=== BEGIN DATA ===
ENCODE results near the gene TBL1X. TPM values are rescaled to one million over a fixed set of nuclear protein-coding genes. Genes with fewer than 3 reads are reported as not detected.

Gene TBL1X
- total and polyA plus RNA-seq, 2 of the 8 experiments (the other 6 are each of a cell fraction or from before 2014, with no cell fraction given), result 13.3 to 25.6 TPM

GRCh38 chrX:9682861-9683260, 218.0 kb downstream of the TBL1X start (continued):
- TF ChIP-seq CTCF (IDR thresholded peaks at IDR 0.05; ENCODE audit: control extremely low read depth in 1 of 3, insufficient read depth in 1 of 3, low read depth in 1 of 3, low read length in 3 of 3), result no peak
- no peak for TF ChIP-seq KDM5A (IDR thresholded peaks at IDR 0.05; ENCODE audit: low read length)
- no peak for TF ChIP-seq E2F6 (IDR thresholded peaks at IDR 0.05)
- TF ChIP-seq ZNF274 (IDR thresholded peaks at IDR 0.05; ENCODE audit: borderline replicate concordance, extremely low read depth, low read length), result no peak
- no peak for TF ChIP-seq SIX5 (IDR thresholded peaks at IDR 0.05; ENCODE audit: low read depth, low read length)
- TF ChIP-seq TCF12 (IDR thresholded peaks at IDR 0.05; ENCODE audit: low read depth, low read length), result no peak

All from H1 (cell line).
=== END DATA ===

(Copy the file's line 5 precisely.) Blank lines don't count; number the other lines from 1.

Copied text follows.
- TF ChIP-seq CTCF (IDR thresholded peaks at IDR 0.05; ENCODE audit: control extremely low read depth in 1 of 3, insufficient read depth in 1 of 3, low read depth in 1 of 3, low read length in 3 of 3), result no peak